1. Think that you are not going to make mistakes and say or do the wrong thing and embarrass yourself.
  2. Assume you get it just because you’ve read Ibrahim X Kendi or watched a video by Ta Nehisi Coates.
  3. Tell people of color that you too have been treated badly by the police just because they pulled you over when you were a teenager.
  4. Talk more than you listen in spaces where people of color are sharing their lived experiences with you.
  5. Tell people of color that if they just did X,Y, and Z that the police will not pull them over anymore.
  6. Assume that one person of color can speak for the entire group.
  7. Assume that all Black people live in the “hood,” all Latinos live in the “barrio,” all Asians live in Chinatown and all Native Americans live on the “Rez.”
  8. Think that 401 years of racism can be overturned overnight.
  9. Believe that coming together and finding unity is enough. We don’t care to find unity with White racists. White anti-racist yes, but not White racists.
  10. Try to appropriate our cultural norms such as clothing, hairstyle, musical taste and slang is cool. One more thing about this. White people please stay up to date on current slang. You tend to be years behind.
  11. Assume you will be in mortal danger if you go to the “wrong” side of town. People may stare at you, but they are not likely to rob you, stab, you, carjack you, and cause massive bodily harm just because you are White. People who do those things usually do them to people who look like themselves.
  12. Call the police when a Black person seems to be in need without asking them first. It does not always end well for us.
  13. Assume that if someone has an accent that they are not smart.
  14. Assume that if someone is speaking their native language (Spanish, Hmong, Chinese, Arabic, etc.) that they are somehow plotting your demise. You should instead admire the fact that they speak more languages than you do.
  15. Make a joke that you think people of color will find funny without thinking about it first. This oftentimes goes off the rails.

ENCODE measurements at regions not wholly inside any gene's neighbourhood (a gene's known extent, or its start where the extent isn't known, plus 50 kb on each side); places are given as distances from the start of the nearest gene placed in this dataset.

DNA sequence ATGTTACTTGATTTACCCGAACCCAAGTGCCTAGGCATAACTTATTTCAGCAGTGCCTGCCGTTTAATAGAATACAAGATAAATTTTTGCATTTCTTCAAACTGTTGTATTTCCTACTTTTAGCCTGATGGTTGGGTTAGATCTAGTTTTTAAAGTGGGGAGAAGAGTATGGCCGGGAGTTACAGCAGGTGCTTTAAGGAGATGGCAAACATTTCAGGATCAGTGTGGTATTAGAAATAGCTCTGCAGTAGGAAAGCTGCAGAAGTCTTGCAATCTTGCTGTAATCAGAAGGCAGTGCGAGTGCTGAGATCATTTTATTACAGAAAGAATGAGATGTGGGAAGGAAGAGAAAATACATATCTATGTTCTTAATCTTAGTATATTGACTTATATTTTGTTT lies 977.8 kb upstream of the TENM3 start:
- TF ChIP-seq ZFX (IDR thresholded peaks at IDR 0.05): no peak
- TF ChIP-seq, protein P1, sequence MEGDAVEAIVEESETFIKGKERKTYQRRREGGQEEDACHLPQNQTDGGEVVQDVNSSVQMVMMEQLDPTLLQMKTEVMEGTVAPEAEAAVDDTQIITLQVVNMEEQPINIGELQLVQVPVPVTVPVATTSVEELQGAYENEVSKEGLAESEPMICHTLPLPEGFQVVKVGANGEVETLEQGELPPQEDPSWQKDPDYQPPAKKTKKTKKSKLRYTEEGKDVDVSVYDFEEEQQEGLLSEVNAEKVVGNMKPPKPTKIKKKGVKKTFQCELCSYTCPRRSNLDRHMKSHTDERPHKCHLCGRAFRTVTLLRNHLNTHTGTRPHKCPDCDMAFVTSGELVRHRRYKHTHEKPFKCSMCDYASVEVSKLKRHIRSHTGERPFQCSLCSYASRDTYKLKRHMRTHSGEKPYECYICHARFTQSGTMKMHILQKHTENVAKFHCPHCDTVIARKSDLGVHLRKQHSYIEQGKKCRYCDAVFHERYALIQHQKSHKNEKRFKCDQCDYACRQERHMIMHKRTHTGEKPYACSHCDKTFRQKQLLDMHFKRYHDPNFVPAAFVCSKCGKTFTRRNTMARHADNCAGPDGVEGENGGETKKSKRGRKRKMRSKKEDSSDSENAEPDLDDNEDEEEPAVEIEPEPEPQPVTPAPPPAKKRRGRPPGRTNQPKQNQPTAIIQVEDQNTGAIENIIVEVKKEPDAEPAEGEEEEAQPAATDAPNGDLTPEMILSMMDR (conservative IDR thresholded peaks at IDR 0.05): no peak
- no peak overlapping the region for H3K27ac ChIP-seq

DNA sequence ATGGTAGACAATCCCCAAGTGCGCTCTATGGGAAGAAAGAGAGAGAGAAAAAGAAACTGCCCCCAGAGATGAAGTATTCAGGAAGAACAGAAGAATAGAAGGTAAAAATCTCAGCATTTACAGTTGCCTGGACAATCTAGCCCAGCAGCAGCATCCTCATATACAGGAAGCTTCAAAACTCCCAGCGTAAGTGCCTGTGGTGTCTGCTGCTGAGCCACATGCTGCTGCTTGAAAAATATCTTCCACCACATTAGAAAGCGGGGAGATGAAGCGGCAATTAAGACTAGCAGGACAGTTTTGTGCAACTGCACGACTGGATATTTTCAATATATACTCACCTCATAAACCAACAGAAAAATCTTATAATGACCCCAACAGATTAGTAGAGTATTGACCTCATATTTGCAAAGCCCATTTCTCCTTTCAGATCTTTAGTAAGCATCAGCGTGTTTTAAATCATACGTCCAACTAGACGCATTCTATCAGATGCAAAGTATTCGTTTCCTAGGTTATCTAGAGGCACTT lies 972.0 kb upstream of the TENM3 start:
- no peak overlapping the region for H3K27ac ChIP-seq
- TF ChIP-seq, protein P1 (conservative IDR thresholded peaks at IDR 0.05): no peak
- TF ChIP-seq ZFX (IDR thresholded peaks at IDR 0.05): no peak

16. Apologize without really apologizing. (I apologize if anyone was offended). That is a fake apology because you know exactly who you offended. Apologize to them directly.
  17. Whitesplain (made up term, similar to mansplaining) because you assume you have the answer and that people of color can’t think for themselves.
  18. Tell people of color that it’s not always about race (it could be class etc.) You don’t get to make that judgement, the person victimized does.
  19. Try to say white supremacy, or white privilege as if you coined the terms yourself.
  20. Pat yourself on the back because you are now “woke.” Being woke is great but you need to get out of the bed and do something.
  21. Don’t ask people of color for all of the answers. Do some research and critical thinking yourself. If we knew how to fix racism we would have done so a really long time ago.
  22. Tell a Black person that your family did not own any slaves. First of all we don’t care. Secondly, you are still a person who belongs to the group that did own Black people.
  23. Apologize for every White person in the world. It’s not your place to apologize for anyone else’s behavior.
  24. Assume you can touch a Black person’s (especially Black women’s) hair. You can’t and should not even contemplate it.
  25. Say the N-word because Black people say it. This may lead to a very awkward situation.

I could go on but this is a good foundational set of rules for anti-racist allies, especially White people.

About The Author

Reggie Jackson

As an award-winning Senior Columnist for the Milwaukee Independent, Reggie Jackson covers a range of African American issues. He is also co-founder of Nurturing Diversity Partners, and volunteers as Head Griot for America’s Black Holocaust Museum (ABHM) in Bronzeville.